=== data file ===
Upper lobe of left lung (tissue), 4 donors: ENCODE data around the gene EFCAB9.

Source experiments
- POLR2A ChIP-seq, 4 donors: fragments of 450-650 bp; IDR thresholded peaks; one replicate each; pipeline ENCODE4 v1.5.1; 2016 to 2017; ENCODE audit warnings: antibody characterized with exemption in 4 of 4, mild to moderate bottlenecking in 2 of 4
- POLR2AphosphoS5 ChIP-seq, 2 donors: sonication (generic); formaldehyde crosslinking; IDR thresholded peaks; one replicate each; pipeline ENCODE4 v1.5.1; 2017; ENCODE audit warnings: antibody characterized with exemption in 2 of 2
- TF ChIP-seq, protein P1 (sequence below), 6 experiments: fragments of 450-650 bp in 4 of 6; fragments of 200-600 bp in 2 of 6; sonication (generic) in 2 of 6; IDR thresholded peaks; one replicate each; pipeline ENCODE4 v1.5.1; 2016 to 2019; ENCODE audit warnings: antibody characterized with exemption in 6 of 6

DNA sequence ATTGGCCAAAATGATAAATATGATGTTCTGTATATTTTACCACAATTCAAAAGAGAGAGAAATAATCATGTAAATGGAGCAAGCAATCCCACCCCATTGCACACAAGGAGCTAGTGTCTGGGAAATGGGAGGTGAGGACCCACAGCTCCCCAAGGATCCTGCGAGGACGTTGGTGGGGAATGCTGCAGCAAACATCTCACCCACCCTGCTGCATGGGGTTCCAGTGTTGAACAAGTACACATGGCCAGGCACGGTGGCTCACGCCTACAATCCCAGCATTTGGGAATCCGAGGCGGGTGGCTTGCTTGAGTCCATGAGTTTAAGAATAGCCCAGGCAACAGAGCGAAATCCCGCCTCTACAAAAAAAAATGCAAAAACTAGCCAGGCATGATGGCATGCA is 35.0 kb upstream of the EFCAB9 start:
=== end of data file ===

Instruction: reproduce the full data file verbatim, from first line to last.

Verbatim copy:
Upper lobe of left lung (tissue), 4 donors: ENCODE data around the gene EFCAB9.

Source experiments
- POLR2A ChIP-seq, 4 donors: fragments of 450-650 bp; IDR thresholded peaks; one replicate each; pipeline ENCODE4 v1.5.1; 2016 to 2017; ENCODE audit warnings: antibody characterized with exemption in 4 of 4, mild to moderate bottlenecking in 2 of 4
- POLR2AphosphoS5 ChIP-seq, 2 donors: sonication (generic); formaldehyde crosslinking; IDR thresholded peaks; one replicate each; pipeline ENCODE4 v1.5.1; 2017; ENCODE audit warnings: antibody characterized with exemption in 2 of 2
- TF ChIP-seq, protein P1 (sequence below), 6 experiments: fragments of 450-650 bp in 4 of 6; fragments of 200-600 bp in 2 of 6; sonication (generic) in 2 of 6; IDR thresholded peaks; one replicate each; pipeline ENCODE4 v1.5.1; 2016 to 2019; ENCODE audit warnings: antibody characterized with exemption in 6 of 6

DNA sequence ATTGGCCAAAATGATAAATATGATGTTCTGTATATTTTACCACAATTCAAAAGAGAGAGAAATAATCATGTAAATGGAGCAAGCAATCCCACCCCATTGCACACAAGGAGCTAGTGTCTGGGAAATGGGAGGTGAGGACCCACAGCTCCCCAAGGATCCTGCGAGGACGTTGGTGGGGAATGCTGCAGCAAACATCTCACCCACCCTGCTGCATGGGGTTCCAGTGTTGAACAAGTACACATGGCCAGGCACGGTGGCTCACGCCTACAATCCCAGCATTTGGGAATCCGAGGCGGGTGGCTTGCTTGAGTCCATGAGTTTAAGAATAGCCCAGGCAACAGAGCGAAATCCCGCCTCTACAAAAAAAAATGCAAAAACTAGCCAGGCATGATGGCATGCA is 35.0 kb upstream of the EFCAB9 start: